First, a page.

Modern digital communications, instrumentation, electronic warfare and radar systems require high frequency and/or broadband synthesizers that are stable in frequency and exhibit low phase noise at frequencies up to 50 GHz. Prescalers are typically used in phase-locked loop circuits for these synthesizer applications. A prescaler converts the RF input signal to a low frequency signal and phase locks it to a stable source. Prescalers reduce the phase noise of the RF signal by approximately 20log(n), where n is the dividing ratio, as long as the added phase noise of the prescalers is negligible relative to that of the RF signal. Where prescalers are not available (for advanced synthesizers with a maximum operating frequency greater than 18 GHz, for example), frequency conversion can be performed with a subharmonic mixer and a local oscillator (LO). In this case, however, the phase noise of the LO directly adds to the phase noise of the RF input signal and degrades its quality.
A new class of high frequency prescalers has recently been introduced based on advanced indium phosphide heterojunction bipolar transistor (InP HBT) technology. These divide-by-two and divide-by-four prescalers are available at three maximum operating frequencies — DC to 13 GHz, DC to 25 GHz and DC to 50 GHz. A divide-by-two prescaler has also been demonstrated with an operating frequency as high as 92 GHz,1 which paves the way for future products operating at frequencies up to 100 GHz. In this article, product performance, packaging options and system applications are discussed.
Product Performance and Packaging Options
Inphi’s prescaler products are listed in Table 1. These devices operate from a single power supply of either –3.3 or +3.3 V. The 13 and 25 GHz prescalers are available in a 7 x 7 mm2 surface-mount land grid array (LGA) ceramic package or in die form, and the 50 GHz prescalers are available in a metal package with V connectors or in die form. Evaluation boards with SMA connectors are also available for the 13 and 25 GHz versions. The 13668DV in an LGA package and the 50668DV in a metal package are depicted in the product photos.
These prescalers demonstrate high input sensitivity and constant output power across a wide frequency range. DC power consumption is extremely low, ranging from 230 mW (divide-by-two) to 360 mW (divide-by-four) for the 13 GHz products and from 520 mW (divide-by-two) to 700 mW (divide-by-four) for the 25 and 50 GHz products. Input sensitivity is typically less than –15 dBm for the 13 GHz versions, –12 dBm for the 25 GHz versions and –10 dBm for the 50 GHz versions, up to the maximum operating frequency. Output power is maintained at a level of > 0 dBm for single-ended operation and > 6 dBm for differential operation. Figure 1 shows a typical output voltage waveform of the 50668DV for an input frequency of 40 GHz. The peak-to-peak voltage (single-ended AC coupled) is 598 mV.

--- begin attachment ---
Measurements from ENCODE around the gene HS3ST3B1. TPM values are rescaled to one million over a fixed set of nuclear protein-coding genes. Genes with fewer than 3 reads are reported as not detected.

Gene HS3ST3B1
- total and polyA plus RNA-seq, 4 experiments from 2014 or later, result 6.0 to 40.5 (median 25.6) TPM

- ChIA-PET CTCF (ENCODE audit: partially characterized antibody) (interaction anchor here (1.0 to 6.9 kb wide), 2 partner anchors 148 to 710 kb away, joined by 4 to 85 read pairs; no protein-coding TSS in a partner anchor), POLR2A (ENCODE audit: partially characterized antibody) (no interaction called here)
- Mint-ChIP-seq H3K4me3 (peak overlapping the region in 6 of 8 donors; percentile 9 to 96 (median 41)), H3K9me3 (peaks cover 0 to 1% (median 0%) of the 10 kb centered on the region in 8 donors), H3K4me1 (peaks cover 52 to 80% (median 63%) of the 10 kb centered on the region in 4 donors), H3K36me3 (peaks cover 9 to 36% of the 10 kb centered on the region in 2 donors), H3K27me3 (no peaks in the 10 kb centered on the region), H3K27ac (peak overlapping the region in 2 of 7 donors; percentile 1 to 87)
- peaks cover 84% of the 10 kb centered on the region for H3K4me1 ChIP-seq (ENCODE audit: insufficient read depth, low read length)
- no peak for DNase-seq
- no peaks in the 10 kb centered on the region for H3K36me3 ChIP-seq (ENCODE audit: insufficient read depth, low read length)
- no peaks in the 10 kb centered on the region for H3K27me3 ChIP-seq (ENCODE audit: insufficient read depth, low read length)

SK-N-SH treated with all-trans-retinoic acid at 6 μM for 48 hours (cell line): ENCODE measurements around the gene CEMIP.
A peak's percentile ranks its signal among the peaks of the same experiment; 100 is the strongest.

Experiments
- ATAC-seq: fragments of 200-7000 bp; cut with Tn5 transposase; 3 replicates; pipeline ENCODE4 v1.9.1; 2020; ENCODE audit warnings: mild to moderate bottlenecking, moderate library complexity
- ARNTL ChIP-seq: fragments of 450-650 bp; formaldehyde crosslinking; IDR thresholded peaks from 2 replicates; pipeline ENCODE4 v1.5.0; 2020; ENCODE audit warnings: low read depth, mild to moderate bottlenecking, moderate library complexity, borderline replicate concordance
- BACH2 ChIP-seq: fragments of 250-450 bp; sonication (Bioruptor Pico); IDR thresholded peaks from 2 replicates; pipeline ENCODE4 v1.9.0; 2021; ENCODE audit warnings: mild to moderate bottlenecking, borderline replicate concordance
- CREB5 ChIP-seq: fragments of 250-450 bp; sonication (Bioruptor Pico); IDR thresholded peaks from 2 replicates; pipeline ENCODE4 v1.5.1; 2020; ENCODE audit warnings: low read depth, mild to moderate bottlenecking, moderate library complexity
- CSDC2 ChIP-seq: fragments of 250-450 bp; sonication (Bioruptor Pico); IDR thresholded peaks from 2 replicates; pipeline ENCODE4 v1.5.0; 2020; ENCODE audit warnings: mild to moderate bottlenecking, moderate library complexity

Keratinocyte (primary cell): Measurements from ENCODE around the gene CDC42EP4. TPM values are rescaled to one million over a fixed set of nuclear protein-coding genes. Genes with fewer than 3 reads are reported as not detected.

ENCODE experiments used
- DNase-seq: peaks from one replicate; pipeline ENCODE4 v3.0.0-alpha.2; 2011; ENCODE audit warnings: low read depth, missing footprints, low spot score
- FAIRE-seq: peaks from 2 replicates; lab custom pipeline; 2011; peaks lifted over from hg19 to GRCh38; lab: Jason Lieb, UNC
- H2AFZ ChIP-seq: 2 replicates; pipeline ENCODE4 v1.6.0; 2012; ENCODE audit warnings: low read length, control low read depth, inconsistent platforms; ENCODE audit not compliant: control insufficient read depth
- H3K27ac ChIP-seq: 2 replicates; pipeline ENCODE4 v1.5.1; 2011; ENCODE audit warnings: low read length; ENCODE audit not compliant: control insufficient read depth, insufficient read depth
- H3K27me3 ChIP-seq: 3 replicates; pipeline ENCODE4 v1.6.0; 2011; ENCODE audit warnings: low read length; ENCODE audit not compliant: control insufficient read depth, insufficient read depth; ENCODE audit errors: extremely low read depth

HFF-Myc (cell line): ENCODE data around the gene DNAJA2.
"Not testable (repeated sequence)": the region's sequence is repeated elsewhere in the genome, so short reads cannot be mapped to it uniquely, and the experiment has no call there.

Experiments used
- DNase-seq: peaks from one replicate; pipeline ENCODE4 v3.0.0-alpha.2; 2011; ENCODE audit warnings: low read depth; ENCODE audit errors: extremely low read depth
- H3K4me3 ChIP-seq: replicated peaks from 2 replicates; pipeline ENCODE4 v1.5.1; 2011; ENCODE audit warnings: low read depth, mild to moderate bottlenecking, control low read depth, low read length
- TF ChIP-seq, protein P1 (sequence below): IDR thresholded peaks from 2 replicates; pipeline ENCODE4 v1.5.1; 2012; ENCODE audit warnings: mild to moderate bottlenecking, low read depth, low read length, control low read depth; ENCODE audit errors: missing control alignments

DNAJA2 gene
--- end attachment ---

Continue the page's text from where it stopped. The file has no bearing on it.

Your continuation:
For optimum performance, the phase noise of a prescaler must be significantly lower than that of the oscillator. Figure 2 depicts the phase noise of a 50 GHz source and that of the 50668DV outputs at an input frequency of 50 GHz (the 50668DV supports both divide-by-two and divide-by-four operations). Test equipment limitations prevented the direct measurement of the added phase noise of the 50668DV. It is clear, however, that the added phase noise of the 50668DV is significantly below that of the 50 GHz source, as can be seen by comparing the two figures. The divide-by-four output of the 50668DV is approximately 14 dBc/Hz lower than that of the 50 GHz source, indicating that its added phase noise is indeed negligible relative to the 50 GHz source.
Inphi’s high frequency, low power prescalers enable system design engineers to perform the phase-locked loop function up to 50 GHz without having to down convert the RF signal to an intermediate frequency using a subharmonic mixer and separate LO. The new prescalers should significantly enhance the performance of broadband YIG oscillators, millimeter-wave VCOs and lidar synthesizers for advanced communications, electronic warfare, remote sensing and radar applications up to 50 GHz.
A new class of high frequency prescalers has been introduced for advanced synthesizer applications from DC to 50 GHz. These products are based on advanced InP HBT technology and offer significant improvements in operating frequency and power consumption over existing products.
1. Srivastava, et al., IEEE GaAs IC Symposium Late News Papers, October 2002.
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